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For families deciding how much to take out in student loans to pay for college, experts commonly advise that a student’s debt at graduation should be less than his or her annual starting salary.
While costs may be a concern, a bachelor’s degree is typically worth it. The average college graduate’s salary is $30,000 more than an average worker with only a high school diploma, according to a 2019 analysis by the Federal Reserve Bank of New York.
[Read: Is College Worth the Cost?]
That said, prospective students are often advised to do their research before making the investment in a college education, including by evaluating student debt statistics.
Among the 1,031 ranked colleges that submitted this data to U.S. News in an annual survey, the average student loan debt for graduates in the class of 2018 who borrowed to pay for school was nearly $30,000. That average debt load was much higher among the 10 colleges where graduates had the highest debt: $50,510.
Topping the list is the Maine Maritime Academy, where graduates who borrowed left with an average debt load of $55,644.
For some schools on this list, graduates may have a difficult time paying back their student loans. Carthage College in Wisconsin, for example, reported an average debt load of $52,380 for the class of 2018, while the median annual earnings one year after graduating from Carthage ranges from $20,800 to $52,400 depending on field of study, according to U.S. Department of Education data. That means for some graduates, their debt load is larger than their starting salary, which may result in longer repayment periods or even missed payments and delinquency status.
The percent of graduating students who borrowed to pay for college varies widely among these 10 schools. At the Maine Maritime Academy, 94% of graduating students took out student loans. At Texas Christian University, by contrast, 35% of graduating students borrowed to pay for school.
Students who receive some college education but do not graduate are among the groups that feel the greatest impact of student loan debt. A 2017 analysis by the Hechinger Report, a nonprofit news organization, found that 3.9 million students with federal student loan debt dropped out of college during fiscal years 2015 and 2016. Students who do not graduate are three times more likely to default than borrowers who do, according to the Department of Education.
At the colleges where the class of 2018 had the highest average debt loads, Department of Education data shows a wide range in the percent of students who graduated within eight years of first attending the institution.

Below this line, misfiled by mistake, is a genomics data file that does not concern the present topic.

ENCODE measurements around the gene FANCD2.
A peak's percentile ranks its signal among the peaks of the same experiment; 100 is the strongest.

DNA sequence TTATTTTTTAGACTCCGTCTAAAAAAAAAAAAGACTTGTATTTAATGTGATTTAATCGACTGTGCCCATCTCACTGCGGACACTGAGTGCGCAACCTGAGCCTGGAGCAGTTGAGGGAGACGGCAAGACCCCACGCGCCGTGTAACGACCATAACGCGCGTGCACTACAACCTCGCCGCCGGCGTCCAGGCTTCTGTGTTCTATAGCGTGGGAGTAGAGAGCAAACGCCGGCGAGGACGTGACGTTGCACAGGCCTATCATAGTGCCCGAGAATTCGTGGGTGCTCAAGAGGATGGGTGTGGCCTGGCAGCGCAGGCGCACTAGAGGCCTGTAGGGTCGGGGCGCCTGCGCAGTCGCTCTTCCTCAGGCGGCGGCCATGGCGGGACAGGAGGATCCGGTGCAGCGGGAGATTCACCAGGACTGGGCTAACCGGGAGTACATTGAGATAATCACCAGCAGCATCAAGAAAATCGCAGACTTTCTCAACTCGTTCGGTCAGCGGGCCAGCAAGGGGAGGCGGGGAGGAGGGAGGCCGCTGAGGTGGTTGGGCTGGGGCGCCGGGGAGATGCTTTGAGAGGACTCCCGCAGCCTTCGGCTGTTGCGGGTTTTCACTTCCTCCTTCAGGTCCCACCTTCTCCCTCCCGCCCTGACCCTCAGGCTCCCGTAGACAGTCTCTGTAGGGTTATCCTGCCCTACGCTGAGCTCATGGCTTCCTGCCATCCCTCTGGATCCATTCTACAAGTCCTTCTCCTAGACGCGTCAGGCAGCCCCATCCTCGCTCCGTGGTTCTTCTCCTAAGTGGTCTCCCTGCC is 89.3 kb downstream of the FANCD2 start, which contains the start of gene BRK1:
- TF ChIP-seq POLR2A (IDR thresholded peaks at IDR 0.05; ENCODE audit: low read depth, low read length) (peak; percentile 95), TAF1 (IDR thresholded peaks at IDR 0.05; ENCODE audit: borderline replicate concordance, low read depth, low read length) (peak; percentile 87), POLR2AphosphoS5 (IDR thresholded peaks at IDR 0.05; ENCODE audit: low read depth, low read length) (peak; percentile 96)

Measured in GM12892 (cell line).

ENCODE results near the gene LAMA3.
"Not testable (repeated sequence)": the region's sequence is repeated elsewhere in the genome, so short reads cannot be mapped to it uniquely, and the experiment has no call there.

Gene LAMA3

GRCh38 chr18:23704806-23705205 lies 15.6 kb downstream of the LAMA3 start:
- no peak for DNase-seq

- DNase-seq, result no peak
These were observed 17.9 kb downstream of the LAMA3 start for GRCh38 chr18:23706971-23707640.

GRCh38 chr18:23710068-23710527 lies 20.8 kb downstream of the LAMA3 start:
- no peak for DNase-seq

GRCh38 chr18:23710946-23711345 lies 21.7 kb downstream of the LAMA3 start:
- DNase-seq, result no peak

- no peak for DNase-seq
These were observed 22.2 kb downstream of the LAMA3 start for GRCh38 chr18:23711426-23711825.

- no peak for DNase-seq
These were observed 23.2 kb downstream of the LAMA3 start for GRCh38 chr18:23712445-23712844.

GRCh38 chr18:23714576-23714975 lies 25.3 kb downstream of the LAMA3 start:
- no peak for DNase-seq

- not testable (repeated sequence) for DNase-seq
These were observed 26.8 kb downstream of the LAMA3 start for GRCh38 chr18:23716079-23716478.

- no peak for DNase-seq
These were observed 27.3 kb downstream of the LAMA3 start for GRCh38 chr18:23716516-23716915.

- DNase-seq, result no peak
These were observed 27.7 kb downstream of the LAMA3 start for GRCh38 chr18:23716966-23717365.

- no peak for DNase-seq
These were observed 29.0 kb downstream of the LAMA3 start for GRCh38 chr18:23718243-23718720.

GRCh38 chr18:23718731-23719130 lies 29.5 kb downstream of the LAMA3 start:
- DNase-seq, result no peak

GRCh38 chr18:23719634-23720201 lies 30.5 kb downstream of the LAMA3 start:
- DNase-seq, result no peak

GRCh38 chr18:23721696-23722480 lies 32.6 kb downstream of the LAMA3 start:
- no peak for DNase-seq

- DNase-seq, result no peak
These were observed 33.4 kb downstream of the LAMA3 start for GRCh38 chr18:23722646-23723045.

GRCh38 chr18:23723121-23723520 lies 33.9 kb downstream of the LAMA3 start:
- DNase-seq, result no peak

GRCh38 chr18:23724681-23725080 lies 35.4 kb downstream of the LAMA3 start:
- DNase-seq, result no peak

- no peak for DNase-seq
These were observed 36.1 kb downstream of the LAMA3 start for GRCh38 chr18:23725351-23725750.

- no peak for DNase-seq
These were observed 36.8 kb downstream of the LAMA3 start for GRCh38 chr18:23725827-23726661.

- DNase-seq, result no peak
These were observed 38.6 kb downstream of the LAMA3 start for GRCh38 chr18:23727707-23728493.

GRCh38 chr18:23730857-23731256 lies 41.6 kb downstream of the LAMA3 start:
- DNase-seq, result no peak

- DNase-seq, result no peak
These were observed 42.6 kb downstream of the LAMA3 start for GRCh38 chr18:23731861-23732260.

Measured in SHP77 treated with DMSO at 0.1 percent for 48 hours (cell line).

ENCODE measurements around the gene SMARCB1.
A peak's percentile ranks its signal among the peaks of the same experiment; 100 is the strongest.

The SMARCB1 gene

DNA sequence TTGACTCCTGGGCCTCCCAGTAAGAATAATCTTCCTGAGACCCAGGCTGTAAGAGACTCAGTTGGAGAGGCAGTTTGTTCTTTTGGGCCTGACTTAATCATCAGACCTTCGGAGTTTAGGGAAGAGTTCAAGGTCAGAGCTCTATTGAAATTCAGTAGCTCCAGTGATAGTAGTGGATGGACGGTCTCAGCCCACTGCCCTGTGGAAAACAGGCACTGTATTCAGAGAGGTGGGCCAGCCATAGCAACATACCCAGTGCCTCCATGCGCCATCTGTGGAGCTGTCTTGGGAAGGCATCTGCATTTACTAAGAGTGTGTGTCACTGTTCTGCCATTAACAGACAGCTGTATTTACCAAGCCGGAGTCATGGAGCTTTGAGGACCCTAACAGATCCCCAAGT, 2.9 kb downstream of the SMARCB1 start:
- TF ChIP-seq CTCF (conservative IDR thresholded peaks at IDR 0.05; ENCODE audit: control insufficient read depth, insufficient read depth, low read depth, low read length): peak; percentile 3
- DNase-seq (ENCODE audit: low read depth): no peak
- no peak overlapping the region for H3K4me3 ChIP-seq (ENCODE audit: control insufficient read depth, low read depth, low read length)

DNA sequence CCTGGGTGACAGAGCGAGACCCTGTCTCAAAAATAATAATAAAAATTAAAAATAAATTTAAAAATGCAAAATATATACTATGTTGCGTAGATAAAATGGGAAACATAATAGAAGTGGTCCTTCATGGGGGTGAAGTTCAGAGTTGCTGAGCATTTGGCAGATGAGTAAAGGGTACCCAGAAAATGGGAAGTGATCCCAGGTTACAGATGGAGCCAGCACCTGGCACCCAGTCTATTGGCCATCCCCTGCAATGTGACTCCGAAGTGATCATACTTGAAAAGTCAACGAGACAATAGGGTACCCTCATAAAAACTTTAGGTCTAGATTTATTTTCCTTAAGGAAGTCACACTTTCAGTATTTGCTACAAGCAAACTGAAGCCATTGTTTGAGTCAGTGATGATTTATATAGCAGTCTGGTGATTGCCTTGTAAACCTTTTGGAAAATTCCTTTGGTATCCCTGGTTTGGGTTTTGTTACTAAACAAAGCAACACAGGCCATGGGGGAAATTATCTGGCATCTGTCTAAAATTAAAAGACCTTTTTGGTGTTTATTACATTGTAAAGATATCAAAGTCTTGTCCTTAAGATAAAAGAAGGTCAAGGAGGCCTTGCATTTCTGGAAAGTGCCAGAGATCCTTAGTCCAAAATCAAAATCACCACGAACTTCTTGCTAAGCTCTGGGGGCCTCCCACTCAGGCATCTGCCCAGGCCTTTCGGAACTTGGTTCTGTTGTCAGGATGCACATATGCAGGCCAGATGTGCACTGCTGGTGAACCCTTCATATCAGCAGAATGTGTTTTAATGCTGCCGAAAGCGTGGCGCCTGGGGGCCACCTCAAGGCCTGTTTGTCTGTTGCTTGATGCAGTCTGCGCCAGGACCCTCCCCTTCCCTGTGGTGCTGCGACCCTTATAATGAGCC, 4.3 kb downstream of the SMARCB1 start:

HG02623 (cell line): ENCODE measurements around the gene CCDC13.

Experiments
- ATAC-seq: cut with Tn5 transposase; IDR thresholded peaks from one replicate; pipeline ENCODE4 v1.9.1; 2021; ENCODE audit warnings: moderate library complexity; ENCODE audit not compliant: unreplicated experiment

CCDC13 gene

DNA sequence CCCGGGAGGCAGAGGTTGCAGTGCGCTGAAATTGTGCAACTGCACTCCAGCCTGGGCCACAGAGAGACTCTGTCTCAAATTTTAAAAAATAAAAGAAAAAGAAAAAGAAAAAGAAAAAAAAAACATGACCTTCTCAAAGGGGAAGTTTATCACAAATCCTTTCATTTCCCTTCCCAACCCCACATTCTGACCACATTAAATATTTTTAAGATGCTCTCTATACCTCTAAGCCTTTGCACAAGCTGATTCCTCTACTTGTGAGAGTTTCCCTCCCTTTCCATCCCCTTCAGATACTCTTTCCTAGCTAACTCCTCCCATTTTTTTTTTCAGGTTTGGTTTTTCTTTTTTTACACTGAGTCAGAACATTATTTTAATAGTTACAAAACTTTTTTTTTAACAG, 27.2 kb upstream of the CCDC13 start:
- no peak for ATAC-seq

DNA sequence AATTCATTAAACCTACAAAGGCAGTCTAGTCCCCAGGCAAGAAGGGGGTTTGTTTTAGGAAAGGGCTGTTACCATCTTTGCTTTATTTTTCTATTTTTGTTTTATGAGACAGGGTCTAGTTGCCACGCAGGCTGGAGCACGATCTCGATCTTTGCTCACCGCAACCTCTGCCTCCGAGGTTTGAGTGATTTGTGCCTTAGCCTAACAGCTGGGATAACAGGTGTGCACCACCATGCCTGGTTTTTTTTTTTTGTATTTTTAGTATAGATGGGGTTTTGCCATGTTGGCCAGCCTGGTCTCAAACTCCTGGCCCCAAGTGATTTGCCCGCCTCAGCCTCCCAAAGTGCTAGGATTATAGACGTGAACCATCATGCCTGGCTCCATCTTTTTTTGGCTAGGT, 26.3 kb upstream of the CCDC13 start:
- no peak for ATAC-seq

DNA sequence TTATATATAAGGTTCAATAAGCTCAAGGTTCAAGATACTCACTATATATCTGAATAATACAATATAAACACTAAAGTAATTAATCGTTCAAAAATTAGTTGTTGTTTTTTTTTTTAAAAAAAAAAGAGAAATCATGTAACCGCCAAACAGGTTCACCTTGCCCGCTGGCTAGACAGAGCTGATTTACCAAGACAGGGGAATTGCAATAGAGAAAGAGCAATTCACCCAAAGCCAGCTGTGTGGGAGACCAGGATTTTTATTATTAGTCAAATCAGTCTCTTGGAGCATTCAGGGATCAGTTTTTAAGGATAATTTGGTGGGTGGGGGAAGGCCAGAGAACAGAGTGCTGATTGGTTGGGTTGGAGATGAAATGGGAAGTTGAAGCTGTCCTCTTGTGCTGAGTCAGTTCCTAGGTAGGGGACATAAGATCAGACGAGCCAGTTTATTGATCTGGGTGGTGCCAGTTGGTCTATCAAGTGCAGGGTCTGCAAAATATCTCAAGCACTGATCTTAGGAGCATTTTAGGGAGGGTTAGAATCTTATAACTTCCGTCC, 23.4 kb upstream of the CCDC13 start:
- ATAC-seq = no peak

For example, at Bryant University in Rhode Island, which reported an average debt load of $54,067, government data shows that 79% of students graduated within that time frame. But at Mansfield University of Pennsylvania, which reported an average debt load of $52,243, just over half of students — 53% — graduated in that period.
Below is a list of the 10 colleges where 2018 graduates who took out loans for school had the highest average debt load. Unranked schools, which did not meet certain criteria required by U.S. News to be numerically ranked, were not considered for this report.
|School (state)||Average debt load, class of 2018||Percentage of graduating students who borrowed||U.S. News rank and category|
|Maine Maritime Academy||$55,644||94||5, Regional Colleges (North)|
|Bryant University (RI)||$54,067||70||7, Regional Universities (North)|
|Carthage College (WI)||$52,380||79||14 (tie), Regional Colleges (Midwest)|
|Mansfield University of Pennsylvania||$52,243||64||164-215, National Liberal Arts Colleges|
|Baylor University (TX)||$50,172||52||79 (tie), National Universities|
|Union University (TN)||$49,824||67||185 (tie), National Universities|
|Texas Christian University||$49,197||35||97 (tie), National Universities|
|Quinnipiac University (CT)||$48,544||70||153 (tie), National Universities|
|Western New England University (MA)||$46,591||81||218 (tie), National Universities|
|The Catholic University of America (DC)||$46,437||69||139 (tie) National Universities|
Don’t see your school in the top 10? Access the U.S. News College Compass to find student debt information, complete rankings and much more. Sign up for the U.S. News Extra Help: College Admissions free email newsletter to receive expert advice twice a month.
U.S. News surveyed more than 1,900 colleges and universities for our 2019 survey of undergraduate programs. Schools self-reported myriad data regarding their academic programs and the makeup of their student body, among other areas, making U.S. News’ data the most accurate and detailed collection of college facts and figures of its kind. While U.S. News uses much of this survey data to rank schools for our annual Best Colleges rankings, the data can also be useful when examined on a smaller scale. U.S. News will now produce lists of data, separate from the overall rankings, meant to provide students and parents a means to find which schools excel, or have room to grow, in specific areas that are important to them. While the data comes from the schools themselves, these lists are not related to, and have no influence over, U.S. News’ rankings of Best Colleges, Best Graduate Schools or Best Online Programs. The student debt data above is correct as of Feb. 11, 2020.
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Correction 02/21/20: A previous version of this article included Wilkes University, which notified U.S. News that it incorrectly reported the average debt load for the class of 2018.